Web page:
|Ex-UK Royal Enfield Engineer Maurice Mumford|
"adjusts" CEO Siddhartha Lal. (Peter Powell Photo)
I somehow missed the December 2015/January 2016 edition, Issue No. 250 of The Gun. Luckily, REOC members can read it online, so I was able to catch up without worry.
Thus I know there was a cover photo of member Maurice Mumford, ex-UK engineer for Royal Enfield, pretending to knock some sense into the head of Royal Enfield CEO Sidhartha Lal — with a hammer. At Goodwood.
There followed a full report on Ian Henshaw winning the British Historic Racing 250 Championship on a Royal Enfield Crusader. He also races a 500cc Royal Enfield Fury and a 350cc Royal Enfield Clipper. He rose above crashes and breakdowns that made the word "unfortunately..." a frequent visitor to the report.
But for sheer dogged determination, you can't beat Bernd Schueler's report on his 700-mile ride to the international rally in Caine aboard a 325cc diesel Royal Enfield (6.5 horse power). His average traveling speed: 35 mph. Max speed: 50 (after awhile; on a flat road).
Forced to set off without proper maps, he once found himself back at his start point after a wrong turn. Another time he was too exhausted to dismount and had to ask for help.
No less inspiring is the current issue No. 251, the February/March 2016 edition of The Gun.
Finest was Emma Taylor's touching story of surmounting customs and registration red tape to bring her own Royal Enfield Machismo home from India along with another Royal Enfield meant as a gift for her father.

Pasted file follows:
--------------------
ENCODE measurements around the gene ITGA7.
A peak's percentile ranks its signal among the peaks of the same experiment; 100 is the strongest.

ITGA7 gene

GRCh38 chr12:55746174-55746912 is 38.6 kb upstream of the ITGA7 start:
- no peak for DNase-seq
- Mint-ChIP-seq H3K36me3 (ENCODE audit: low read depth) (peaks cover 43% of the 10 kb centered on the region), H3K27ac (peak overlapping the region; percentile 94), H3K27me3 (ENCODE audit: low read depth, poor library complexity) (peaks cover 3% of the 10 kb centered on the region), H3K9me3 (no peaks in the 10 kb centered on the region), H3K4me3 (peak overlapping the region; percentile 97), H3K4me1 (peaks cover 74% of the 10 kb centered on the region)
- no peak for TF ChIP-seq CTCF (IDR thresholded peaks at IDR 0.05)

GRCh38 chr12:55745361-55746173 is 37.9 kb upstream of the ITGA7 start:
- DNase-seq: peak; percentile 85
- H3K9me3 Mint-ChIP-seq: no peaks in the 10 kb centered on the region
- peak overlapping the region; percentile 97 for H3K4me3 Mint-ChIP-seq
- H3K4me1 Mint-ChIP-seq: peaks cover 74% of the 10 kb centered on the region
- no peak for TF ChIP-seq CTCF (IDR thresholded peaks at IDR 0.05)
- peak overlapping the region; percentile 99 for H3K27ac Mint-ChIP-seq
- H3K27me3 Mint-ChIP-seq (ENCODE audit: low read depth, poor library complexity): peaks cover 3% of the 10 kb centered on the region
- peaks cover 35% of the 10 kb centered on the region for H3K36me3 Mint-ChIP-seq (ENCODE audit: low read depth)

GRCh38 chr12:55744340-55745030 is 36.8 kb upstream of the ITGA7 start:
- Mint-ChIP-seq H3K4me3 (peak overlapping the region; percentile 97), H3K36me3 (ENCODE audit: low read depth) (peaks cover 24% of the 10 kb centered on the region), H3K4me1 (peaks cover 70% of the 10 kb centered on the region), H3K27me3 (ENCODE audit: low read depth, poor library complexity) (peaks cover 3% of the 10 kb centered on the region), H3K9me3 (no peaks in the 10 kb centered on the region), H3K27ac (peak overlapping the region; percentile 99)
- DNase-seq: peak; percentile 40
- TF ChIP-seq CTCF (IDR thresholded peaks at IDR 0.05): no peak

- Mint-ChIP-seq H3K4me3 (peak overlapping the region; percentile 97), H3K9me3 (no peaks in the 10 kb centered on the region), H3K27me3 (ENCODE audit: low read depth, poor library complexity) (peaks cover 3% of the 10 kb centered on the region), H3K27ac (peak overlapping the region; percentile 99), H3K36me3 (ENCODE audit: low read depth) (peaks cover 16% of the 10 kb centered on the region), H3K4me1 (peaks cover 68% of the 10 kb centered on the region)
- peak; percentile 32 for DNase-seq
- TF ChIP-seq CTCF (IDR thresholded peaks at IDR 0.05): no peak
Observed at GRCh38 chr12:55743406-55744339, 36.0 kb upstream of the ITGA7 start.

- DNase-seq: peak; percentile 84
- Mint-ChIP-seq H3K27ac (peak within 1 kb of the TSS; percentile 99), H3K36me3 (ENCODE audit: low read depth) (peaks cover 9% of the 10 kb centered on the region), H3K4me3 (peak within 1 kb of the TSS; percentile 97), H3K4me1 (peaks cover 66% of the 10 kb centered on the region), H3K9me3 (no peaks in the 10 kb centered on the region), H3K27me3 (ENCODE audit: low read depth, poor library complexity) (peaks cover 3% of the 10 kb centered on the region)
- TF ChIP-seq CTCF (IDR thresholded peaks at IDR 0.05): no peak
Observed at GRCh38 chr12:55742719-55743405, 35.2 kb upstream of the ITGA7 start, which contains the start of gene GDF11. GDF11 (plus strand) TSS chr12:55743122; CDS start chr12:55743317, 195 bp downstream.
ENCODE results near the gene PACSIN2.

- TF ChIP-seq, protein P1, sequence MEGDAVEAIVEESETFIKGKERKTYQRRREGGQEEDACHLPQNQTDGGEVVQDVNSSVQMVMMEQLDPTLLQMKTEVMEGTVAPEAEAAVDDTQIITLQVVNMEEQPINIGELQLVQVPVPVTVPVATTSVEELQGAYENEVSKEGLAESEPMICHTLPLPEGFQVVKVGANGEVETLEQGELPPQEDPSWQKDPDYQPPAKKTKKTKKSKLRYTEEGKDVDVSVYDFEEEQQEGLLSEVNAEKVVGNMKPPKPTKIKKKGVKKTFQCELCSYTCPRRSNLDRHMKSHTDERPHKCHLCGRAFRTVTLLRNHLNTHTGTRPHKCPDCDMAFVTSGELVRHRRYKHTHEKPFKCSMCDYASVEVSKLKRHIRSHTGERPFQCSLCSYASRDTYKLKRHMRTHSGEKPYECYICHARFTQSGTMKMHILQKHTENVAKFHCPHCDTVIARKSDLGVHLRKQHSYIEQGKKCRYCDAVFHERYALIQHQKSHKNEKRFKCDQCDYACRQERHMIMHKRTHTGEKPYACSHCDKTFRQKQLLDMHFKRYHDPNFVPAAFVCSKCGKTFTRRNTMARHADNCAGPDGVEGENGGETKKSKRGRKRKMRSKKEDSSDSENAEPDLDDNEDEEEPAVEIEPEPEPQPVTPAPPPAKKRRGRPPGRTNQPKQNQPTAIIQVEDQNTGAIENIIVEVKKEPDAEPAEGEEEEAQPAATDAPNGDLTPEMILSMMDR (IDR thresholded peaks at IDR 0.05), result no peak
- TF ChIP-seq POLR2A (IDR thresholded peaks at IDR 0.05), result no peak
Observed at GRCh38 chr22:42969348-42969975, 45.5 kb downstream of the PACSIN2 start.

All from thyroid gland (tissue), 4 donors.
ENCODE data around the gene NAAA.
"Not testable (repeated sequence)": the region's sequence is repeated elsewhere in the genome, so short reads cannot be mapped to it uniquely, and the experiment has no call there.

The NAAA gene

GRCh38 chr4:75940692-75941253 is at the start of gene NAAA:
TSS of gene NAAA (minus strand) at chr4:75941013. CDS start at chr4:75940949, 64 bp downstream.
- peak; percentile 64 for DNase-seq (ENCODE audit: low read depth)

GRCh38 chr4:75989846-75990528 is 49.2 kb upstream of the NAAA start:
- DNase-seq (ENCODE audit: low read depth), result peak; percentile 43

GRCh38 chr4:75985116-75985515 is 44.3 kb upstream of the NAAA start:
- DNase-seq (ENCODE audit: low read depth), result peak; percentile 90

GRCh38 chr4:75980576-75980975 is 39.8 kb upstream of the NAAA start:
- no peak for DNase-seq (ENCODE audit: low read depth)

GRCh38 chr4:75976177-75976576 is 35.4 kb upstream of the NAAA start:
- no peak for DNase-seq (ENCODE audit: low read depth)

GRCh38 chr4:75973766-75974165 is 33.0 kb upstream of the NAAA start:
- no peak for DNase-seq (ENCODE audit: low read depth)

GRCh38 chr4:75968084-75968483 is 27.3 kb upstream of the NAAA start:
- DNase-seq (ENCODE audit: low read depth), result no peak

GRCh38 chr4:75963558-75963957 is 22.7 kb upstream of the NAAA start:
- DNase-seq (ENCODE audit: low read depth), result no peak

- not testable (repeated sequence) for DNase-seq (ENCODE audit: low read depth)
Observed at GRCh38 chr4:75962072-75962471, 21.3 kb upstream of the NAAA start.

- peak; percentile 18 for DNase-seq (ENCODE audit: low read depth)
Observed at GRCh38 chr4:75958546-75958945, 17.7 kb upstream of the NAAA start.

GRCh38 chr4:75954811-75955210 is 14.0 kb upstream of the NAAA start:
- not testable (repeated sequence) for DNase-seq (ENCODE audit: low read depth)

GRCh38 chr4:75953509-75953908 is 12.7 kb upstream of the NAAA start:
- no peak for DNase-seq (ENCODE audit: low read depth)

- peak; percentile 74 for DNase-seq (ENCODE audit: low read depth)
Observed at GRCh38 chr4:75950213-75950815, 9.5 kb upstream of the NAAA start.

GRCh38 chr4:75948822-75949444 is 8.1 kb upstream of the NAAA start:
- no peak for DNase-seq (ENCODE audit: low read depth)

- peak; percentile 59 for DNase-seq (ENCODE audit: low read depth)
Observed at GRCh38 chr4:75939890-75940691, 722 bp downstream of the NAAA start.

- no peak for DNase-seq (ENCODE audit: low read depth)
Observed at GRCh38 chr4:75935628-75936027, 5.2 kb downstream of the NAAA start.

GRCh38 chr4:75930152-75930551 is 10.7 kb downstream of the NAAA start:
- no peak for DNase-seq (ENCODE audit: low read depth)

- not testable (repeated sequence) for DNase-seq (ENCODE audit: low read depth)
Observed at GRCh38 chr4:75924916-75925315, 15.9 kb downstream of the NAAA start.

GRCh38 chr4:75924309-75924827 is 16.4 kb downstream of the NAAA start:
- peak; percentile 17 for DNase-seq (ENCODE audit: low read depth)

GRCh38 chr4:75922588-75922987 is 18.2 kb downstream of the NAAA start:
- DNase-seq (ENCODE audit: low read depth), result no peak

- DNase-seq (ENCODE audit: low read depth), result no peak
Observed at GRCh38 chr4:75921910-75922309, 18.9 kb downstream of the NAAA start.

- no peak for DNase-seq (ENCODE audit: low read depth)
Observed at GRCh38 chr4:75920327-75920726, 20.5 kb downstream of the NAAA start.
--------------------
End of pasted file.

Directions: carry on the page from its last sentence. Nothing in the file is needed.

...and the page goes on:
Emma caught "the Royal Enfield bug" after crossing the Himalayas on one in 2008. She became the only female primary teacher in Bangalore to ride a Royal Enfield to work. She writes:
"Shipping two Bullets from India to England, is in hindsight, not what I would recommend to anyone unless they are prepared to cry in public and pay the same amount in shipping as was spent on the bikes themselves."
Also of note is Graham Lampkin's appeal for donations to Cancer Research UK through his upcoming "Lampy Goes to L and Back" charity ride off-roads through Spain and France. If he can't use an unsurfaced road he plans to use the smallest road possible.
And, finally, there is Carl Cope's account of the outing he organized by Royal Enfield to the Coupes Moto Legende in Dijon, France.
"We breakfasted like natives and waddle with rotund abdomens outside to fettle and cosset our iron steeds. All goes well until Gordon spots a nail in his rear tyre..."
Lancelot, Sir Gawain and Sir Galahad were not mentioned by name in the latest editions of The Gun. But, surely, somehow, they were enjoying their copies, and nodding in recognition.